I started writing for the screen in 2015 while in the middle of writing my novel series, Ashes, Ashes. It’s a tale of a group of young people trying to survive the aftermath of a nuclear attack on Washington, DC. I was working on the third of the six books and struggling to build a fan base in spite of amazing reviews in the crowded field of dystopian novels.
Then my friend Tom suggested, “Why don’t you rewrite them for the screen?”
I thought, that sounds like one those random, utterly meaningless suggestions. Why don’t I just fly to the moon? Why don’t I just ask Keanu Reeves to drop by for tea? Why don’t I just change into a unicorn?
But this friend had a reason behind his suggestion: he runs a production company.
Tom Feliu and his partner Ward LeHardy run Rocket Media Group. Their company is small but mighty here in the Washington, DC area where I live. Much of their work includes government training films, but they are definitely not your average run-of-the mill instructional videos. They’re mini-movies with characters moving through terrifying real-life scenarios. There’s drama. There’s plot. There’s emotion. And they’ve won Emmys.
“Write it as a movie and we’ll make it,” he said.
The idea rejuvenated me. The truth was I had hit a wall with my writing career as an author. I was frustrated to the point of wondering if, after more than a decade,, it was time to give up and go back to the nine-to-five day job world.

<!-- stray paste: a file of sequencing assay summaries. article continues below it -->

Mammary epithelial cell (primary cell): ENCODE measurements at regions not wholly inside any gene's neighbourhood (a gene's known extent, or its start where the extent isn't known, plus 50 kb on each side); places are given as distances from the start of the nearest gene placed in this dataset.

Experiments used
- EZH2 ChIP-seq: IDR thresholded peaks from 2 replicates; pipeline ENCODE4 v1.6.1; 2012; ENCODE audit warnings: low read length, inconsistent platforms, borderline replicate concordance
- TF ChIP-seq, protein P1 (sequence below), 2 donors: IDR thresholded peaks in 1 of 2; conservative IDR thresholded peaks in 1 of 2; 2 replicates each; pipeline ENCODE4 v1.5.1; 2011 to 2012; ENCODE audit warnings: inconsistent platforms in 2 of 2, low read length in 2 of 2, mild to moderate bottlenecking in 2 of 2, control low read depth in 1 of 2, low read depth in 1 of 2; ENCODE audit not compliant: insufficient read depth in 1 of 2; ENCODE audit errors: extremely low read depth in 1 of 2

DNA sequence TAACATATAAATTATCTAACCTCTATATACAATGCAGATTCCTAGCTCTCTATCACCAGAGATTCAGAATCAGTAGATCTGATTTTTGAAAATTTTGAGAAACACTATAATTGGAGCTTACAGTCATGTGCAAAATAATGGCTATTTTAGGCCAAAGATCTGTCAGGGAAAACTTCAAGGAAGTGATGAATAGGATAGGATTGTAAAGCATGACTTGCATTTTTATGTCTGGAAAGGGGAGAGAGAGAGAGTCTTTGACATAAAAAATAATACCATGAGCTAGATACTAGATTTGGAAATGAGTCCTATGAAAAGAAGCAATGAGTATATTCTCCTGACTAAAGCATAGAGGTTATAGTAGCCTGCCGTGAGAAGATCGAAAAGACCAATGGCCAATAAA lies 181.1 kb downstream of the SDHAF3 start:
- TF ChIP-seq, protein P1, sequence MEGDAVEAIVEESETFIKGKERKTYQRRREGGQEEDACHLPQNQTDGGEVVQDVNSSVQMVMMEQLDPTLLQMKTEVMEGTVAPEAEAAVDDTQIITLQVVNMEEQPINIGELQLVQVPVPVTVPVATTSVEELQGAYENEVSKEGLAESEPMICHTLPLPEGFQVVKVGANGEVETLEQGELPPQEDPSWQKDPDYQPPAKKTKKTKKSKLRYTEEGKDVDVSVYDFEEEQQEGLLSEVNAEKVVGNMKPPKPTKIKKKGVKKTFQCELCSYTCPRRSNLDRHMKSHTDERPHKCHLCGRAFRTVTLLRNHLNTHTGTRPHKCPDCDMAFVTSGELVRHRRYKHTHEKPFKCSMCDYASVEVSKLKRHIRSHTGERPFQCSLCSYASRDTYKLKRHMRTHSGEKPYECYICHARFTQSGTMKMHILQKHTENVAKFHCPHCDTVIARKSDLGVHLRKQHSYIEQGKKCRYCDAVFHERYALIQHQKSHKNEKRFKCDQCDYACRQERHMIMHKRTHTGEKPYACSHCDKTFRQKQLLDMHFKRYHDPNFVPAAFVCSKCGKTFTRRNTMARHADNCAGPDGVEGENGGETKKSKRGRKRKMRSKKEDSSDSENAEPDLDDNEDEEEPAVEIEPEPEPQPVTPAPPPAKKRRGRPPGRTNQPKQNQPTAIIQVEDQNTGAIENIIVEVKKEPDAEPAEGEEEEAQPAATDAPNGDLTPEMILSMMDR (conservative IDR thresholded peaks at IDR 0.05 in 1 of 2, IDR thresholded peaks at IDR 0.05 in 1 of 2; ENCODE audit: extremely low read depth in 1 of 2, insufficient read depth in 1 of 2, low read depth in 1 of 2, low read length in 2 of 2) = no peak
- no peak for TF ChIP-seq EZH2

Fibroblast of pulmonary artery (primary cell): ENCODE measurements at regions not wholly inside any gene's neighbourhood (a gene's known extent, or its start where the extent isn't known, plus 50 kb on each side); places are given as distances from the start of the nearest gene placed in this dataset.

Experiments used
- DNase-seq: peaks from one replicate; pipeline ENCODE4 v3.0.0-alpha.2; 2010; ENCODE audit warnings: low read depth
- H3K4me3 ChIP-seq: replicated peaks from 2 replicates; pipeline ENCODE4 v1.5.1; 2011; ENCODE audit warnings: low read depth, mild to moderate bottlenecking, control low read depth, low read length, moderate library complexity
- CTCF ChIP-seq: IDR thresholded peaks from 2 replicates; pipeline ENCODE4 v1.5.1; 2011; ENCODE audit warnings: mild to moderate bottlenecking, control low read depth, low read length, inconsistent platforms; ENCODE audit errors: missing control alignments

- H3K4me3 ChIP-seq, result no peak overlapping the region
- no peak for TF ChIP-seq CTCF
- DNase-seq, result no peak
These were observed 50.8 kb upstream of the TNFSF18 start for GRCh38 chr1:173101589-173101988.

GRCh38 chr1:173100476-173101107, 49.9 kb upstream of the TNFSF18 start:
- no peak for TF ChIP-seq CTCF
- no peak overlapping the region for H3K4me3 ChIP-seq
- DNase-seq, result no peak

Only a few weeks before this pivotal chat with Tom, I’d gone to Book Expo of America (BEA). It’s one of the most important, gigantic book sellers events in the publishing world. I’d spent thousands of dollars making sure that Ashes, Ashes was represented at multiple independent bookseller booths, and was eager to network and improve their traction..
It was a disaster.
There were thousands upon thousands of books at the conference, and hundreds and hundreds of wannabes– just like me. I was having a personal crisis and experiencing one of the lowest moments of my life while my husband and daughter visited the Central Park Zoo and helicoptered over the NYC skyline. My babies—the books I worked so hard and long on and had spent years learning how to write—were meaningless in this sea of content… and so was I.
So when Tom said, “Write it as a movie,” and offered to help make it real, it was like being offered a last chance—a last hope—to see my work come to life.
When we dove into the structure and time constraints of the various screen options (a feature film, a short, a TV show, etc), I couldn’t wrap my brain around condensing all six novels and only telling a piece of the story. Given our budget (next to nothing) and the sprawling episodic nature of the books, I surrendered to turning the first few chapters of the first book into 60 minute television episodes.
I was at square one again, having to learn a whole new set of writing rules. But I did it. With chapters from Book I of Ashes, Ashes in hand, I wrote the pilot.
And now on the other side of that pilot, with even more screenplays under my belt, I can confirm that ignorance is truly bliss. If I had known then what I know now—that writing a good pilot is one of the hardest formats to do—I probably wouldn’t have had the nerve to start.